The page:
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One Miraculous Organ
By Frances Maguire Paist, Staff Writer
(Page 1 of 3)
Perhaps the well-known song
expresses it best. “Let’s start at the very beginning, a
very good place to start. When you read, you begin with
A-B-C, when you sing you begin with Do-Re-Mi.” And when
you attempt to understand something as entirely complex
and profoundly miraculous as the eye and our
generation’s miracle of low vision assistive technology,
the place to start is with the organ itself, that body
part that lets us see, read, watch, observe, witness,
perceive, distinguish, notice, glimpse, view, examine,
and behold. Let this article be your encyclopedia of
anatomy, a reference point for sight. With it as a
foundation, become better prepared to delve into the
exciting world of low vision assistive technology and
the diseases that it helps to conquer.
A transparent “front window,” the cornea is the thick,
nearly circular structure covering the eye and providing
nearly 2/3 of its ability to focus. Normally clear and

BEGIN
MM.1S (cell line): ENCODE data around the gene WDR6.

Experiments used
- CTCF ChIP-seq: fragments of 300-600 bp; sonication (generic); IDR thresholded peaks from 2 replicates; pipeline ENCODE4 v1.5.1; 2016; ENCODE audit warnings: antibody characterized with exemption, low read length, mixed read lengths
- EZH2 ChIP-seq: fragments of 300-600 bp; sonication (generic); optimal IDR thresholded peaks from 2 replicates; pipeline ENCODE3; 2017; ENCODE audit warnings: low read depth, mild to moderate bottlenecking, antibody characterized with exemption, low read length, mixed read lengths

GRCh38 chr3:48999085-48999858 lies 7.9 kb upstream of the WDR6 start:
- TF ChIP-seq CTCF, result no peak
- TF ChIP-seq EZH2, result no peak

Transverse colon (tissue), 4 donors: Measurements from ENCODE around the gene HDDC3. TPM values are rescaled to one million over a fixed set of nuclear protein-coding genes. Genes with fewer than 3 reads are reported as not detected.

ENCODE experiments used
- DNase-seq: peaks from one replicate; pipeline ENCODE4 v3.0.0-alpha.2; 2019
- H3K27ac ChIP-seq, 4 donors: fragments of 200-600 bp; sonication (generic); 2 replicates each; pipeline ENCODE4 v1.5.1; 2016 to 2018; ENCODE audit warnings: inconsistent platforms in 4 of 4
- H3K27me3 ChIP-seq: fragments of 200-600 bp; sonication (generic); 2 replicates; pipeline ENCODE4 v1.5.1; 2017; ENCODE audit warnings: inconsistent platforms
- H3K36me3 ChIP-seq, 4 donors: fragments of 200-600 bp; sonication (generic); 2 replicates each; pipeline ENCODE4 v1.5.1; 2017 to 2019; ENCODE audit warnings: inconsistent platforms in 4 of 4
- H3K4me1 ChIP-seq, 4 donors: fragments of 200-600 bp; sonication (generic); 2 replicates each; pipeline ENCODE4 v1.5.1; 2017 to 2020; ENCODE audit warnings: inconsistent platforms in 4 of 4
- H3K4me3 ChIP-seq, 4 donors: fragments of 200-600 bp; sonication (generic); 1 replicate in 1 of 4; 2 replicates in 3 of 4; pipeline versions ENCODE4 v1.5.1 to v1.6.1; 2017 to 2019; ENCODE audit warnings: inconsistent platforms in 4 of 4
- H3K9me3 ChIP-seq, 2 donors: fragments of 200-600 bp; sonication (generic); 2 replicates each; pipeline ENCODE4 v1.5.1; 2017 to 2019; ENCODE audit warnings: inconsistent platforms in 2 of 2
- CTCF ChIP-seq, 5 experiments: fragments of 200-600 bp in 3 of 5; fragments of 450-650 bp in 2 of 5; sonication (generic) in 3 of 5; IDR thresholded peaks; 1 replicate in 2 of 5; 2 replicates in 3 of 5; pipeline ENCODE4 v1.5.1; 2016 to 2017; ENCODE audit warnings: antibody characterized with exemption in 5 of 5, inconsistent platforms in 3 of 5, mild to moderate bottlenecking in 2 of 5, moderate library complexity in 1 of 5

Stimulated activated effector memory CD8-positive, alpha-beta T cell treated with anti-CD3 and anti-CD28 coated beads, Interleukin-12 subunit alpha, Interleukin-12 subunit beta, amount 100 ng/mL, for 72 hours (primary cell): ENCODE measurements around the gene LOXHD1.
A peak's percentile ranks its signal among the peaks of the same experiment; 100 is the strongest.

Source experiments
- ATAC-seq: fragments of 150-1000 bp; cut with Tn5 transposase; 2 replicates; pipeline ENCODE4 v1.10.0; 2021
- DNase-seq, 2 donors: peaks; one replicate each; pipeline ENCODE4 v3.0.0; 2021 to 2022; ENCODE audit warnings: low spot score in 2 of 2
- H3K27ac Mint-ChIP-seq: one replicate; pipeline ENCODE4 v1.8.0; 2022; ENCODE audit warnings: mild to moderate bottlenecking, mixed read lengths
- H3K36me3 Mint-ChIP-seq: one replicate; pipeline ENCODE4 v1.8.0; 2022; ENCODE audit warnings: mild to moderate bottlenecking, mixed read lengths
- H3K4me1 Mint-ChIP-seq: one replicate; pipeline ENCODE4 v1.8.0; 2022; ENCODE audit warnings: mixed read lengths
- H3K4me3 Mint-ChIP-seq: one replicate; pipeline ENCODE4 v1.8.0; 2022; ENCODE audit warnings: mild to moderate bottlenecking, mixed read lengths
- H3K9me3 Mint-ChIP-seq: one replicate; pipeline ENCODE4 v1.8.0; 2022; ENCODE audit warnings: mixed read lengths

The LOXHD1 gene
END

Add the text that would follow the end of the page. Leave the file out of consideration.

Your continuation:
with a shiny surface, the cornea has no blood vessels.
Quite sensitive, there are more nerve endings in the
cornea than anywhere else in the body. One half
millimeter thick in an adult, it has five layers: the
epithelium, Bowman’s Membrane, the stroma, Descemet’s
Membrane and the endothelium:
The epithelium is a layer of cells covering the surface
of the cornea. It’s nearly five to six cell layers thick
and quickly regenerates when an injury occurs. If a
wound penetrates too deeply into the cornea, an opaque
scar is sometimes left that can result in a loss of
clarity and luster.
Bowman’s Membrane lies just beneath the epithelium.
Tough and difficult to penetrate, it protects the
The stroma is the thickest layer of the cornea and is
comprised of tiny collagen fibers running parallel to
each other. This special formation of collagen fibers
gives the cornea its clarity.
Descemet’s Membrane lies between the stroma and the
endothelium and serves as a protective barrier against
infection and disease.
The endothelium is just one cell layer thick. It pumps
water from the cornea, keeping it clear. If it is
damaged or diseased, its cells will not regenerate.
The conjunctiva is a thin, transparent surface covering
the outer surface of the eye. It begins at the outer
edge of the cornea, covers the visible part of the eye
and lines the inside of the eyelids. Nourished by tiny
blood vessels invisible to the naked eye, it secretes
oils and mucous that moisten and lubricate the eye.
The sclera is the white of the eye and is a tough,
opaque surface serving as the eye’s protective outer
coat. At the back of the eye, the optic nerve is
attached to the sclera. In children, the sclera is
thinner and more translucent and tends to take on a
bluish cast, but by adulthood, it takes on more of a